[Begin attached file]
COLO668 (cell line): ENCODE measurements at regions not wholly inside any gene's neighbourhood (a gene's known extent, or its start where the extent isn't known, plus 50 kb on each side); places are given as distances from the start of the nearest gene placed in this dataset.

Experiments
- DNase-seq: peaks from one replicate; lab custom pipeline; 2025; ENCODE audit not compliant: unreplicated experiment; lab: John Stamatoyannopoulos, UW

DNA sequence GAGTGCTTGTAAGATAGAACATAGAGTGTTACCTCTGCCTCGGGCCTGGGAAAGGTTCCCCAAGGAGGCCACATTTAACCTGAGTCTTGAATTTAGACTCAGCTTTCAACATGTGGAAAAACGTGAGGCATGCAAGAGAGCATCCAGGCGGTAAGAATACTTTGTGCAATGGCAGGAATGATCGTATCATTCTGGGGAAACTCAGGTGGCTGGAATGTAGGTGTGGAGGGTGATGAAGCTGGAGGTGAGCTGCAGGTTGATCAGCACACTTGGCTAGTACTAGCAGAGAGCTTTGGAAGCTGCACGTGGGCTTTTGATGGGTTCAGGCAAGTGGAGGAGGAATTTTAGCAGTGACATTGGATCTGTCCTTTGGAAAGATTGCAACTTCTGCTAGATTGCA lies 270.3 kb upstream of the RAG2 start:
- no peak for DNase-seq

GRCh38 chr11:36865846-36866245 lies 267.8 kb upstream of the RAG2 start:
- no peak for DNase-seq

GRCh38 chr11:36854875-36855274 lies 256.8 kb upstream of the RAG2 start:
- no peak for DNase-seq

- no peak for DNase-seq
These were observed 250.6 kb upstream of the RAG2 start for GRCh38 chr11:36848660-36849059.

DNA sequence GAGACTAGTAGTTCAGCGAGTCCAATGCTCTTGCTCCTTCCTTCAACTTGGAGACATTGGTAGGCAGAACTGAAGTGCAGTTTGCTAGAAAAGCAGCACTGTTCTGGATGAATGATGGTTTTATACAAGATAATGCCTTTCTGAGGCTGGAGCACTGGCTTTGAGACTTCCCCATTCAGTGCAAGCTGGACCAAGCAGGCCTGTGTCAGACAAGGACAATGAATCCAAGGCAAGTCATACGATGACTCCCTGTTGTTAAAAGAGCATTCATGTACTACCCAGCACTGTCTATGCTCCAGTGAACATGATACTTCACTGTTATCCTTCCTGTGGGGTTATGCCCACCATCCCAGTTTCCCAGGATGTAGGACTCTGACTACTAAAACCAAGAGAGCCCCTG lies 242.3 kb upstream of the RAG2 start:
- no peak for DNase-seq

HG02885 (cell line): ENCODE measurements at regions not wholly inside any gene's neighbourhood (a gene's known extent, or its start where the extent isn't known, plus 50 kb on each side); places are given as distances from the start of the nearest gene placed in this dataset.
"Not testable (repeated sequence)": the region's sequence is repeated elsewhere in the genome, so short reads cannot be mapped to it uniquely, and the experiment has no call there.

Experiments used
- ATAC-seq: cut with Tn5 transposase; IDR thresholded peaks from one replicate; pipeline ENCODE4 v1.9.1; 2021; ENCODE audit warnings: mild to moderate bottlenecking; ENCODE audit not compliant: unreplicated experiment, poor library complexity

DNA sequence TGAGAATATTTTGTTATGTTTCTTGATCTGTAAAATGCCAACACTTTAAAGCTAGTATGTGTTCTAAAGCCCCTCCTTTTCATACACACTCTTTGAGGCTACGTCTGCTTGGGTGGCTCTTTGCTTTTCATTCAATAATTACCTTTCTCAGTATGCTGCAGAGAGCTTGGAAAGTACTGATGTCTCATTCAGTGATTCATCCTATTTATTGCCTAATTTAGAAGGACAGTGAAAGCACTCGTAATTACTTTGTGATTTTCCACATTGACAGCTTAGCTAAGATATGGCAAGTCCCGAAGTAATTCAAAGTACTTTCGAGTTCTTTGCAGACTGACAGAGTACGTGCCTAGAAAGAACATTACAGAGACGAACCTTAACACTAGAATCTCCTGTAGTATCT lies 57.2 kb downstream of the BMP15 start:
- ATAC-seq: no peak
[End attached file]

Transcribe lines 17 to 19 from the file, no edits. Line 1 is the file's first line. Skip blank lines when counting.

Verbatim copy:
- ATAC-seq: cut with Tn5 transposase; IDR thresholded peaks from one replicate; pipeline ENCODE4 v1.9.1; 2021; ENCODE audit warnings: mild to moderate bottlenecking; ENCODE audit not compliant: unreplicated experiment, poor library complexity

DNA sequence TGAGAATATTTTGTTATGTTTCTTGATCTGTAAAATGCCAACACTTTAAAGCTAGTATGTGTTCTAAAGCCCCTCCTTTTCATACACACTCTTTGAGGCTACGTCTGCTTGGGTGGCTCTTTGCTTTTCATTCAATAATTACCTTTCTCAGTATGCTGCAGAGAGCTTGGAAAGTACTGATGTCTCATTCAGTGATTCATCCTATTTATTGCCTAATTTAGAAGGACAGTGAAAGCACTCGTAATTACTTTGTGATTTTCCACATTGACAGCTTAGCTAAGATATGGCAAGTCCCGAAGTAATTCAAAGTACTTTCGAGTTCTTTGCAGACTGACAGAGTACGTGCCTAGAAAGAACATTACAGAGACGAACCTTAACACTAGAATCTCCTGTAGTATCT lies 57.2 kb downstream of the BMP15 start:
- ATAC-seq: no peak